I don’t understand how this happened. I mean, Drake’s Fortune wasn’t all that great, but it was at least passable. Nobody was infuriatingly awful. But I can’t think of a single likable character throughout the entirety of Among Thieves. Well, no, I take that back. Sully’s still all right, but that’s only because for whatever reason, he -- as the best character -- decides to stick around for one chapter before disappearing from the game (except for a minutes-long cameo at the end). So I guess the best character in his stead is Tenzin, a Tibetan Sherpa who has a family to stay mindful of. Also, he can’t speak English, which means he can’t throw out shitty quips and sarcasm.
In case it wasn’t obvious, my patience for Drake has worn thin. Despite being the hero of the game -- and trust me, I’ll come back to that later -- there’s nothing that’s charming or redeeming about him. He’s still the bland joker he was in the last game, with all of the flaws and none of the perks. But paradoxically, being Nathan Drake means that he gets even more perks. He’s impervious to harm until the plot says so (and even then…) his athleticism is on the Olympic level, and women keep throwing themselves at him.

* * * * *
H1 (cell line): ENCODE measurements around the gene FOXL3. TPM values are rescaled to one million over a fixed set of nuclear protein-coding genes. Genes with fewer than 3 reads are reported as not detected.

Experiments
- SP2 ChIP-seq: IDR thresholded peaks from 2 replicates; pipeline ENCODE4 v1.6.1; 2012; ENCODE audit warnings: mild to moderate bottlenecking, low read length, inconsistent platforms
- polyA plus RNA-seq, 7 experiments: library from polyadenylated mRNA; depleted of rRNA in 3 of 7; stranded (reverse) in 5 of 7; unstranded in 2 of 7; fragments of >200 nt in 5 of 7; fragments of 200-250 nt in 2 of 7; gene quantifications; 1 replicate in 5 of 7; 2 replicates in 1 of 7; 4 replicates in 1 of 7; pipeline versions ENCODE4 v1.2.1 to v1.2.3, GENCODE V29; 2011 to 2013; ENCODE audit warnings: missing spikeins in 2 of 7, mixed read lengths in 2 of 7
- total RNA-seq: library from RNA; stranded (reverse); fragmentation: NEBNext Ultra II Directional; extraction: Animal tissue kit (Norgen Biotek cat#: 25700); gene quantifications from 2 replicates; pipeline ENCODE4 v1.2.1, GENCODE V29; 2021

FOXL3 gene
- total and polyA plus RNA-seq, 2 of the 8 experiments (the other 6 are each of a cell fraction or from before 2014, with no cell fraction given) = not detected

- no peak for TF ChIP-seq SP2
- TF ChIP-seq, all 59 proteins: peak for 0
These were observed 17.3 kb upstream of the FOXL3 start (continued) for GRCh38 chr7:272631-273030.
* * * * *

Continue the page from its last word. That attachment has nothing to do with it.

He’s also some kind of anthropological genius for reasons not yet adequately explained, which just reinforces how little the guy has to try. If there’s a problem in his way -- some riddle or puzzle left unsolved for centuries -- he just needs to look at it for a few minutes to solve it. If he needs a lead, it’s found within the same cutscene. Just once I’d love to see Drake say “I’m stumped”, mull it over in his sleep, and come at it with fresh with a sudden insight. But I guess the game has to keep throttling the player toward “epic” “action”, so it’s fine. Just make him good at everything. No one cares when men are better than Jesus.